An Equatorial Guinean court on 7 March, 2018 released an artist imprisoned on dubious charges for nearly six months, 18 human rights groups including PEN America said today. The prosecution dropped all charges against Ramón Esono Ebalé, a cartoonist whose work is often critical of the government, after the police officer who had accused him of counterfeiting $1,800 of local currency admitted making the accusation based on orders from his superiors.  [Esono Ebalé, who lives outside of his native Equatorial Guinea, was arrested on 16 September, 2017, while visiting the country to request a new passport. Police interrogated him about drawings critical of the government, said two Spanish friends who were arrested and interrogated alongside him and were later released. But a news report broadcast on a government-owned television channel a few days after the arrest claimed that police had found 1 million Central African francs in the car Esono Ebalé was driving. On 7 December, he was formally accused of counterfeiting. The charge sheet alleged that a police officer, acting on a tip, had asked him to exchange large bills and received counterfeit notes in return.]“It is a huge relief that the prosecution dropped its charges against Ramon, but they should never have been pressed in the first place,” said Salil Tripathi, chair of PEN International’s Writers-in-Prison Committee. “We urge the authorities to guarantee his safe return to his family, allow him to continue creating his hard-hitting cartoons, and ensure that Equatorial Guinea respects the right to freedom of expression.”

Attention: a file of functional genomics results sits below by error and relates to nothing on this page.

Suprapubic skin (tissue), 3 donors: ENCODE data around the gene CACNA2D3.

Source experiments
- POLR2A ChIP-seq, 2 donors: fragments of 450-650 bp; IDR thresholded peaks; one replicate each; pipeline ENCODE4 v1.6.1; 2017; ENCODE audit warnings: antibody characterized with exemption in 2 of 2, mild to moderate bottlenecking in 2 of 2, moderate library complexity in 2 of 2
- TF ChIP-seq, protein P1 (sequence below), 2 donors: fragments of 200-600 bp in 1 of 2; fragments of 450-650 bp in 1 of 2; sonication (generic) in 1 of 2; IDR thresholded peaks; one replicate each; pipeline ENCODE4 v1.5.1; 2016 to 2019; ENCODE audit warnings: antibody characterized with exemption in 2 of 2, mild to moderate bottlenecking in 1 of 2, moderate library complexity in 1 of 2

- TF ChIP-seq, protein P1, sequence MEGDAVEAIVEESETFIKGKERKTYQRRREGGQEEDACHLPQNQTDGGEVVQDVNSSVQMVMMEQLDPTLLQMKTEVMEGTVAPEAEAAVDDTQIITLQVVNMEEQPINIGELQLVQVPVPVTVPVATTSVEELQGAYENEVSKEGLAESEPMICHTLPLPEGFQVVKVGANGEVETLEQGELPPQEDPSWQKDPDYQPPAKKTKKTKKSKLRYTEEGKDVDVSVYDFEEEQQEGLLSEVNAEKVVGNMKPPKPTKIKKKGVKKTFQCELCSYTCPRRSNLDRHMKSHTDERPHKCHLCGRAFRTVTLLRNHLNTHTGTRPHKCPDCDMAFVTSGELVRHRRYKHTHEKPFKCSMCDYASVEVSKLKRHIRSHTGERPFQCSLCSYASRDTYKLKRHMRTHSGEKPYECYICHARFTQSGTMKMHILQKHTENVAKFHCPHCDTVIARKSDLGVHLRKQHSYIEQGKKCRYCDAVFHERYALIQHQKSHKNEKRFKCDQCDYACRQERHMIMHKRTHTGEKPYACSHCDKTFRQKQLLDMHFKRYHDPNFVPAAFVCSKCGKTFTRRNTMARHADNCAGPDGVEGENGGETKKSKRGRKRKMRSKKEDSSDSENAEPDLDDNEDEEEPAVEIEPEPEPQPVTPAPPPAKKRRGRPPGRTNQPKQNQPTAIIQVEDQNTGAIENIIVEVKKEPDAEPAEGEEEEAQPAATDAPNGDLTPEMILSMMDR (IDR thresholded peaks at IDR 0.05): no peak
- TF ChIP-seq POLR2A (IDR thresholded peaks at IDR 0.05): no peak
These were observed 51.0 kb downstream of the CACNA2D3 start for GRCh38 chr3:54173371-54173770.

Ramon’s release from prison is a testament of the power of collective work of hundreds of artists, concerned citizens, and NGOs,” said Tutu Alicante, director of EG Justice, which promotes human rights in Equatorial Guinea. “But we must not forget that dozens of government opponents who are not as fortunate fill Equatorial Guinea’s jails; thus, the fight against human rights violations and impunity must continue.”

(The human rights groups are Amnesty International, Arterial Network, Association of American Editorial Cartoonists, Asociación Profesional de Ilustradores de Madrid, Cartoonists Rights Network International, Cartooning for Peace, Committee to Protect Journalists, Caoilfhionn Gallagher QC, Jonathan Price and Paul Mason, Doughty Street Chambers, UK, EG Justice, FIDH, within the framework of the Observatory for the Protection of Human Rights Defenders, Freemuse, Human Rights Watch, Index on Censorship, PEN America, PEN International, Reporters without Borders, Swiss Foundation Cartooning for Peace, World Organisation Against Torture (OMCT), within the framework of the Observatory for the Protection of Human Rights Defenders.)